We just went to our library and got a few books in the board-books section that dealt with baby signs.

Here are some of them on Amazon:

These aren't really resources for parents to learn the signs - they are meant for the babies - I couldn't tell if that is what you wanted from your question.

I'm sure kids learn in different ways, so what worked for our kid may not work the same for everyone else...


We used signs from around 6 months. They are from a community course and are baby-suitable adaptations of the German signing language. Here are the ones we use most, in the order in which we introduced them:

  1. Milk: hold a hand in the thumbs-up gesture and then open and close the four fingers several times. This looks like grabbing the bottle.
  2. More: hold one hand in front of you with straight fingers and let the palm face upwards, then point to the palm with the other hand. This means "put more on my plate" even when there is no plate.
  3. Diapers: with both hands and straight fingers, tap your pelvis as if you pat your pockets. This resembles closing the diaper (if the diaper has velcro tape closings).
  4. Tired, sleep: lean your head sideways and rest it on the palm of your flat hand. This looks like putting your head on a pillow (even though babies don't have pillows).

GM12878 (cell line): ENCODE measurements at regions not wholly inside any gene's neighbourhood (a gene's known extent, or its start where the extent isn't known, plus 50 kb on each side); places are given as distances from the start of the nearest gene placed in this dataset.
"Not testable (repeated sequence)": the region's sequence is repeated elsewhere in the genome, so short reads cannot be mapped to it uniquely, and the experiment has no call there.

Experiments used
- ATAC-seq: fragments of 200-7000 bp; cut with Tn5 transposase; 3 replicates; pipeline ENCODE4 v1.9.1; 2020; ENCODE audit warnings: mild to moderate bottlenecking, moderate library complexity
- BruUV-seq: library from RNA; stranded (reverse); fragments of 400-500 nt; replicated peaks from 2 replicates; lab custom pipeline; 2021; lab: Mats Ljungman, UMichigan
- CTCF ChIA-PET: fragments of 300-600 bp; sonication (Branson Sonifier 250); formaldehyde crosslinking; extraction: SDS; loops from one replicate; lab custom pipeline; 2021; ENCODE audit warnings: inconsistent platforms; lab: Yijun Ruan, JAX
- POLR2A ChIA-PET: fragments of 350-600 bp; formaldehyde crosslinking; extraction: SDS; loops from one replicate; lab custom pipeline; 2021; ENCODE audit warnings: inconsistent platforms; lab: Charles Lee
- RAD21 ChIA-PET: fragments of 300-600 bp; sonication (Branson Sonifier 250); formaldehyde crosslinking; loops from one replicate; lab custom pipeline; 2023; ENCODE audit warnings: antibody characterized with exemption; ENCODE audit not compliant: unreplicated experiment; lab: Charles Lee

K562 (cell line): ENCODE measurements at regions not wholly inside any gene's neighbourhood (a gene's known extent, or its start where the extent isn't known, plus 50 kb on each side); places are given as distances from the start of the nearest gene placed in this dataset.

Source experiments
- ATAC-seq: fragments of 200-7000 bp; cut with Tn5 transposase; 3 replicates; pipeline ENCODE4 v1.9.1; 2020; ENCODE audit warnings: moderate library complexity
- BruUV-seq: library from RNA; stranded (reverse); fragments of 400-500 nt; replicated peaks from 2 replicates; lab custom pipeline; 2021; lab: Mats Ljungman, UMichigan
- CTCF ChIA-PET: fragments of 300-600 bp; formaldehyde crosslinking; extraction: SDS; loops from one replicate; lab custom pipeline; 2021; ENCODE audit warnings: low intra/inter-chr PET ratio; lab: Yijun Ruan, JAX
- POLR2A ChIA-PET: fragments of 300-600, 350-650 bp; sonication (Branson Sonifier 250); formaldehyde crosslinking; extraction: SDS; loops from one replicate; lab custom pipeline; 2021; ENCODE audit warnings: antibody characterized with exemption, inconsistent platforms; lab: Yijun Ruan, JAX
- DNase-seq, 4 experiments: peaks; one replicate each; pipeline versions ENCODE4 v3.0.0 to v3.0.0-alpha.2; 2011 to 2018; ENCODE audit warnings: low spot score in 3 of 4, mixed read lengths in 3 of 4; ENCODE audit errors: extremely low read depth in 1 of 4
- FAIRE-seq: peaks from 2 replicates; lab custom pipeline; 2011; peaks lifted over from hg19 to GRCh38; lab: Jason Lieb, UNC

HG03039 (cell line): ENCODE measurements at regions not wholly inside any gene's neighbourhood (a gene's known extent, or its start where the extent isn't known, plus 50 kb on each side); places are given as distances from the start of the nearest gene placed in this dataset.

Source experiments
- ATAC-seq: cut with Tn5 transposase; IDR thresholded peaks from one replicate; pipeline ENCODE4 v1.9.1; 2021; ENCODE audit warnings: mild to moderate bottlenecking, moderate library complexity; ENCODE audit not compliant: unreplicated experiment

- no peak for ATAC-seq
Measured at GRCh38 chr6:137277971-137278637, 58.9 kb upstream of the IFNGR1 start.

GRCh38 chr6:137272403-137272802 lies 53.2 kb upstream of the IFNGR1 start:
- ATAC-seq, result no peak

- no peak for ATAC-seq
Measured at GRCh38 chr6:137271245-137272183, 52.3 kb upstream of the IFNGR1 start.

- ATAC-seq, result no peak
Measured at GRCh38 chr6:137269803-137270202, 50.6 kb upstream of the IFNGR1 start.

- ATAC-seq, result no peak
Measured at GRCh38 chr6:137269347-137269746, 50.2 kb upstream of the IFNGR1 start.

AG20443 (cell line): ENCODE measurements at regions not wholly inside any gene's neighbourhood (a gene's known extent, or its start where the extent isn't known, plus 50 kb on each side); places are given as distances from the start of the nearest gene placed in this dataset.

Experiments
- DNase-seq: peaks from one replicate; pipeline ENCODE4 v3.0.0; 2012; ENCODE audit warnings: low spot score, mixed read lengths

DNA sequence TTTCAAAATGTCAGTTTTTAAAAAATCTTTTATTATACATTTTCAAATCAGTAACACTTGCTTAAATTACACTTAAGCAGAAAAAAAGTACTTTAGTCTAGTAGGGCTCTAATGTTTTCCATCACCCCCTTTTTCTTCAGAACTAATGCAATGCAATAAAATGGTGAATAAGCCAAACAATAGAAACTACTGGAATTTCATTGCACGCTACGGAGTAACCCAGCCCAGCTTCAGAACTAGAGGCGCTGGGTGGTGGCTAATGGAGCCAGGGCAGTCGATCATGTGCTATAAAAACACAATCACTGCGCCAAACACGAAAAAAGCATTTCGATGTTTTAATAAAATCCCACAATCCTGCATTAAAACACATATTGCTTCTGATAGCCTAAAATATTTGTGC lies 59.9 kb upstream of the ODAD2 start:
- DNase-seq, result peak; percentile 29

5. Wash: make fists and rub your chest and tummy, as if you're in the bathtub using a sponge.

This might help you get started. I guess most babies won't manage more than that anyway.

  • 1
    I thought the milk sign looked up milking a cow! Although many of signs are strange so I suppose I shouldn't ever read too much into them. The signs my son picked up did not have any real coherence to me (besides milk), so I don't think it is a bad idea to introduce more signs (you wouldn't use less words because your baby won't be able to say them).
    – Andy W
    Commented Jul 29, 2011 at 20:41

We started with just signing ourselves for awhile. ASLpro was not known to me then, but I've used it since and it is a WONDERFUL resource. I recommend it to you now. At about 5-6 months we introduced "my baby can talk" videos to Alice. When she was about 18 months to two years we added the "Signing Time" Videos, but she still often wanted the "my baby can talk videos". Signing Time is wonderful, but a little fast for the very young.

If you want a list of great words to start with try, I suggest; milk, more, food, and drink first. From there you can add so much more, but there is somewhat of an order that works best that follows how kids learn spoken language as well. Use as much ASL as you can, but they will be most motivated to learn signs for things they need and things they really want. For example, the Baby Einstein videos with sign language include words like Window. I don't know many kids who are all that interested in knowing the word window. Especially when they are often near one to which they can always just point. However, "bear" might be out of sight when little one wants her "bear".